Perhaps that’s a bit like only oiling the engine on the car but not bothering to grease the bearings? If the engine works too well, it might be at the expense of the bearings which can’t take the strain.
Enhancing your potential appl
Crown of head (not to be confused with the hair whorl) Perineum (muscle between genitals & anus) Point directly on the line between your 2 feet (variable if moving your weight back/forward between the feet). The Spinal Line (when pushing an object/person). To continue the water analogy, it’s the pressure of the water behind your tap that causes the flow, not the water itself. So, for example, when shifting a piece of heavy furniture, if you overuse the arms, you can strain t
A brief ‘whinge’. The ‘Quiet Place’.
When doing Tai Chi or Qigong, I can return to myself; it’s like finding the quiet place, where the outside world ceases its demands, and the focus turns inward. Your own solar system. Cut down on your cortisol.
Both Tai Chi and Qigong help the lymphatic system function more efficiently; they quite literally ‘pump’ it.
The lymphatic tissue both transports nutrients through the body, and helps to wash the rubbish out; in the same way that
Is Tai Chi just a sequence of movements?
In a previous blog, I mentioned something that had happened many years ago in a class:
I had a student who, through my own inexperience of teaching, learnt the Yang Long Form in 2 terms, and when we’d reached the end and I suggested that we look at it in more detail, he said, “Thanks, but I don’t really need to; I now know tai chi”.
Of course, he didn’t know tai chi; at best he had memorised a sequence of arm and leg movements. Perfo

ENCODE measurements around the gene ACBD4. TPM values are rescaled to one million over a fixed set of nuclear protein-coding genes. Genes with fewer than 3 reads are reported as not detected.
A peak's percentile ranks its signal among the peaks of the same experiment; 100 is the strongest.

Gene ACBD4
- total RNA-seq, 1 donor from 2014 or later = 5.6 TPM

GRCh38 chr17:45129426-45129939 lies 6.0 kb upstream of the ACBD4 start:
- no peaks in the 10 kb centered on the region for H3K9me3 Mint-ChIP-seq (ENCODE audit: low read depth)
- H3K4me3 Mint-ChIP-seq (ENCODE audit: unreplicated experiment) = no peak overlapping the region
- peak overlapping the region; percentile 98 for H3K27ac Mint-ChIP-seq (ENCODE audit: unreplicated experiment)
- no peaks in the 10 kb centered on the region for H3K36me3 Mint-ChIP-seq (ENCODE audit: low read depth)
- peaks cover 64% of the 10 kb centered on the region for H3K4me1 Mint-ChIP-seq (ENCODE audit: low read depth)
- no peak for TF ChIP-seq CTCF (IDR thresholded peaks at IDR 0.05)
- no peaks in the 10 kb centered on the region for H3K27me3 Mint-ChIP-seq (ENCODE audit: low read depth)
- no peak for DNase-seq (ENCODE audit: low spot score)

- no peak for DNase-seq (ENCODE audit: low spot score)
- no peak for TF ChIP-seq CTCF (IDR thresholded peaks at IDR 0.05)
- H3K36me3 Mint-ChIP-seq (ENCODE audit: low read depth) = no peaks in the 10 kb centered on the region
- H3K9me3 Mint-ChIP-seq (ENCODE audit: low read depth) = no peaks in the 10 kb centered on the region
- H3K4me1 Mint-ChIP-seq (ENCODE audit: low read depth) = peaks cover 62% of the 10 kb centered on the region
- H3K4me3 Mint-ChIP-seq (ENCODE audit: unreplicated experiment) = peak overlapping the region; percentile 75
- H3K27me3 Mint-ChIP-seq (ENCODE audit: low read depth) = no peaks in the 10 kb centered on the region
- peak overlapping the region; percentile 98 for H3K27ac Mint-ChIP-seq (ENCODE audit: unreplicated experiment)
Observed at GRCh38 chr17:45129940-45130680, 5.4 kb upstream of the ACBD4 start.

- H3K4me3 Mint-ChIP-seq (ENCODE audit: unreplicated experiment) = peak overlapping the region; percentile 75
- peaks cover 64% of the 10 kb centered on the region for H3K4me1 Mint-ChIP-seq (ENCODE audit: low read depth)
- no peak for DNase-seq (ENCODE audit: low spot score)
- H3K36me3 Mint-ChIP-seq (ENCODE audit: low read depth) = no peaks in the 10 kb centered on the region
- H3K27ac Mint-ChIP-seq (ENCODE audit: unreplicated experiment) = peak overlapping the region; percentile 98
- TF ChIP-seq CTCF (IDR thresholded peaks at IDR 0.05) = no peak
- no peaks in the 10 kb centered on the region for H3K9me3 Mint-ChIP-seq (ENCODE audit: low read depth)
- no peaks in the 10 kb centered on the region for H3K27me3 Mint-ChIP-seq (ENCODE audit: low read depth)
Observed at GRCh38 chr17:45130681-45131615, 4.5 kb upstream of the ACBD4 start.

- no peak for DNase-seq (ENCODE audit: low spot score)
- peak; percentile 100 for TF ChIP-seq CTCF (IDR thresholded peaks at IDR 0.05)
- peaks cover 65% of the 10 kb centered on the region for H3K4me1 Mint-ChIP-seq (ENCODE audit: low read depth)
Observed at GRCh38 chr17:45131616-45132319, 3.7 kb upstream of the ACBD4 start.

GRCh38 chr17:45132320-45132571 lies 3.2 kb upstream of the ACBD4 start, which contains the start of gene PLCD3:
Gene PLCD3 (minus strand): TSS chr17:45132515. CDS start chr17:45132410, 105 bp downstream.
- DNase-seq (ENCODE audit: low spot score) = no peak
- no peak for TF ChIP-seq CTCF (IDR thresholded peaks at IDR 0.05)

Following the previous blog, a question was posted about it: “… How does Song relate to the other thing which is said regularly, that there should be ‘Peng’ in every movement? I take that to mean that Peng should be present particularly at the conclusion of every movement, and not as tension but perhaps as extension?“ Peng is possible because, although you soften the white muscle tissue (the bulk of the muscle), you don’t exactly relax the fascia, or connective tissue, you ex
“An even distribution of weight enabling someone or something to remain upright and steady”. According to The Harvard Medical School Guide to Tai Chi, balance problems rely on four body systems working together: 1) musculoskeletal (muscle strength, flexibility), 2) sensory (eyes, pressure sensors in the skin, muscles, and joints, and the vestibular system in the inner ear), 3) neuromuscular (muscle groups functioning cohesively), and 4) cognitive (fear of e.g. falli
Your neck controls your future comfort.
It’s never too late to do something about your posture, although it’s probably true to say that the earlier you start, the more comfortable your later years will be. The ‘Seesaw Law’.
In some respects, your spine works like a seesaw; if you do something to one end, there will be a reaction not only at the other end, but across the entire length of the seesaw. In other words, if you position your neck incorrectly on your body, you are
How is it at the moment? Where does your neck begin and end?
Anatomically your neck is 7 vertebrae long, starting at the skull (under and up inside), and finishing at the slightly more protrusive vertebra C7 (the 7th cervical vertebra) which is at the base of the neck, above shoulder line height. To be honest, I’m not actually very interested in its anatomical length, I’m much more interested in its functional length.
Functionally it finishes around about T3 (i.e. the 3rd t
It’s a feeling, you can’t actually do it.
In fact it’s the act of not-doing… definitely a verbal contradiction. It’s a feeling, and, like all feelings, is only possible to explain by comparison or with a simile (try explaining what an orange tastes like) whilst hoping that the person, to whom you’re attempting to explain the feeling, has had experiences that are similar to your own. In other words, it’s nigh on impossible. What does it feel like? Sediment; it’s like the sed
The smallest movement is the strongest. Needless to say (perhaps), the hub is your centre, (your dantien, your core), the spokes are your limbs. When you move your body, this is the part of you that you should feel moving first. As a beginner it’s all too easy to get distracted by what your arms and legs are doing, but actually it’s much easier to do tai chi if you make the centre direct and control all of your movements. How do you become aware of this?
1) Stand with your